Friday, October 30, 2009

Initial letters in the news

It's not exactly anacrophony , but the initial letters of words are in the news, thanks to Governor Schwartzenegger's recent veto message. That's close enough to the topic of this blog to make a comment!

In all the news reports, there are various estimates for the probability that Schwarzenegger's message happened by chance. Let's look at a very restrictive version of the question: How likely is it that the initial letters of seven words taken at random from English language text will spell out ‘f— you’?

The numbers that have appeared in the press are questionable. Even in those cases where people have taken into the fact that some letters are more common than others, they haven't taken into account that these are initial letters.

So what are the frequencies at which letters appear as the initial letters of words in written English? I had no idea. So I downloaded plain text versions of two books from Project Gutenberg and analyzed them. The two books were Phineas Finn by Anthony Trollope and Following the Equator by Mark Twain. After some editing (to keep ‘Chapter XXI’ from adding to the count for the letter X, for instance), I saved the books as .txt files and ran the following command (all on one line):

cat *.txt | tr "[:lower:]" "[:upper:]" | awk '{for(i=1;i<NF+1;i=i+1) alpha[substr($i,1,1)]+=1} END {sum=0; s = "ABCDEFGHIJKLMNOPQRSTUVWXYZ"; for(i=1;i<27;i+=1){sum+=alpha[substr(s,i,1)]}; print sum; for(i=1;i<27;i+=1) {c=substr(s,i,1); print c " " 100*alpha[c]/sum}}'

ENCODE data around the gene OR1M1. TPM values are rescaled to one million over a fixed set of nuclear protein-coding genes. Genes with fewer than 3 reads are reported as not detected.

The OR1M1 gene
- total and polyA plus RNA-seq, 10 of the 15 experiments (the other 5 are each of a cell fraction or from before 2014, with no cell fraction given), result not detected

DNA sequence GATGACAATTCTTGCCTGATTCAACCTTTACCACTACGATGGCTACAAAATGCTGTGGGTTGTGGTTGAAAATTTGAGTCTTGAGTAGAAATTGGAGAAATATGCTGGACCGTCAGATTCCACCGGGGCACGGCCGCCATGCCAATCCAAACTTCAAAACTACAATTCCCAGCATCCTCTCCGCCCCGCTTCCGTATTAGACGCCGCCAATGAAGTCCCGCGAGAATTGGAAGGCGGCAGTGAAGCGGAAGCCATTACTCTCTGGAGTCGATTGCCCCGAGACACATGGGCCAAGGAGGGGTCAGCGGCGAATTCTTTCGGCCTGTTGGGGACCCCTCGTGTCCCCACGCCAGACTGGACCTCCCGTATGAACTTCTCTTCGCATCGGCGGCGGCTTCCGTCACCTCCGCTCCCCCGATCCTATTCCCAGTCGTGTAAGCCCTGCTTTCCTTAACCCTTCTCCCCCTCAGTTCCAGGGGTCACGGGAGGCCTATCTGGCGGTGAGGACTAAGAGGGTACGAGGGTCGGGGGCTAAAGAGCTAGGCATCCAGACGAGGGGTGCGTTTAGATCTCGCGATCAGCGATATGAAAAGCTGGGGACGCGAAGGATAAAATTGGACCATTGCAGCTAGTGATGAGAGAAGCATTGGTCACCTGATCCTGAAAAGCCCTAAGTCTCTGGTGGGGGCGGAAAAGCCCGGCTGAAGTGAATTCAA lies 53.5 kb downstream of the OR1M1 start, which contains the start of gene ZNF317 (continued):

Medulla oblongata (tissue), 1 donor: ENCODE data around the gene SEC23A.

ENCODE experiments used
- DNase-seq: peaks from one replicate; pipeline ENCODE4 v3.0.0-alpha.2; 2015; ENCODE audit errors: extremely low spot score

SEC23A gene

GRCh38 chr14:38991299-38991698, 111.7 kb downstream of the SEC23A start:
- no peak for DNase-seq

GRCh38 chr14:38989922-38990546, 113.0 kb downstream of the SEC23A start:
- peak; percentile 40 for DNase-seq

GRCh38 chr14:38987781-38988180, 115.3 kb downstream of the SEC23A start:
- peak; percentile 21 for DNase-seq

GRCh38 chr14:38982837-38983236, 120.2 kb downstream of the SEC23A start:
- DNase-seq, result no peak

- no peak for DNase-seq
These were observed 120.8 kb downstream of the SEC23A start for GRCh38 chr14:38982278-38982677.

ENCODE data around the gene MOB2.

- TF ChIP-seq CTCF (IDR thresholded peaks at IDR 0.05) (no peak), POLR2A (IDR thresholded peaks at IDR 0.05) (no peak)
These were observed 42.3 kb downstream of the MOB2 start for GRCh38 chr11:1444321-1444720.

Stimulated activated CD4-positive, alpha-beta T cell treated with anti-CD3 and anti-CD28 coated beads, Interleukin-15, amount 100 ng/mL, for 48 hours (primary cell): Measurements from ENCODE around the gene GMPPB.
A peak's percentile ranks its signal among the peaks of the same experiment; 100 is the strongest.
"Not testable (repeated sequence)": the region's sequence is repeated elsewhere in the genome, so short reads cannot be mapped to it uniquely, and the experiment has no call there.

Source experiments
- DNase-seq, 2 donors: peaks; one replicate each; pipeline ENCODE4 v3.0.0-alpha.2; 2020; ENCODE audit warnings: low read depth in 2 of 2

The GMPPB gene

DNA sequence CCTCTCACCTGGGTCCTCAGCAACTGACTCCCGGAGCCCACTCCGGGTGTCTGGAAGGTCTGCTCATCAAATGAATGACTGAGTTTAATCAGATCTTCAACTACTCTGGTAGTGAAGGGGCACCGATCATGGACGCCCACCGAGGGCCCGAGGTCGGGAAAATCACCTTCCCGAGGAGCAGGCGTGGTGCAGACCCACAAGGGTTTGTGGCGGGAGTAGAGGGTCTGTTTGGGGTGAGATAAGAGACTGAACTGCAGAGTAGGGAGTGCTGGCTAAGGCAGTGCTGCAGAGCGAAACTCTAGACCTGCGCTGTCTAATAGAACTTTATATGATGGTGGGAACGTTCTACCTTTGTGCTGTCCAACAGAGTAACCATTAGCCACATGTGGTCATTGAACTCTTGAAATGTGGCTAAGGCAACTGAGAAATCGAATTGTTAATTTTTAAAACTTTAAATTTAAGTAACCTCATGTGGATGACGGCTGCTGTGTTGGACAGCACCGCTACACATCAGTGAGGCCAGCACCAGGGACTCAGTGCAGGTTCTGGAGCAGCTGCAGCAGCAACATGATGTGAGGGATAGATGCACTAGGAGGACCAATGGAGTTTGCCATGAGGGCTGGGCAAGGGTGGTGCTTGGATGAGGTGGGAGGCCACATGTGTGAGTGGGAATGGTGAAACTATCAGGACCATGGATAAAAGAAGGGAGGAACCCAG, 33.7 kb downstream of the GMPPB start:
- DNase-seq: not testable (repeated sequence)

I found that the letters C, F, K, O, U, and Y appeared at the beginnings of 3.6%, 3.5%, 0.7%, 5.9%, 1.0%, and 1.5% of the words in these books, respectively. Using these figures, it appears that the likelihood that the seven letters in Schwarzenegger's veto appeared by chance is about 1 in 1.3 trillion.

State government letters are neither Trollope nor Twain, but these numbers are certainly better than saying that the probability is 1 chance out of 267.

Saturday, September 19, 2009

Introducing the NAPA


After weeks of preparation, the Nearly Anacrophonic Phonetic Alphabet is ready to be presented to the public. If you haven't already, visit the NAPA home page and the NAPA design page to find out what this is all about. And please leave comments with suggestions for betters words.

Again, welcome!


Welcome to the NAPA guestbook. Leave general comments here. If you have a suggestion about an individual entry of the NAPA, it might be more appropriate to leave it as a comment on the post of that entry — see the sidebar for the correct link.

Tuesday, September 15, 2009

The letter A

The code word for the letter A is aural.

A more common homophone: oral.

The letter B

The code word for the letter B is bdellatomy.

Bdellium would be another choice, but the OED lists it as non-naturalized.

The letter C

The code word for the letter C is ctenoid.

Other choices: channukah, czar, or the remarkable cnicnode. This last was coined by a mathematician, and seems less natural than ctenoid.

Unfortunately, the OED indicates that chthonic should be pronounced with an initial k sound.

The letter D

The code word for the letter D is djinn.

A homophone of gin.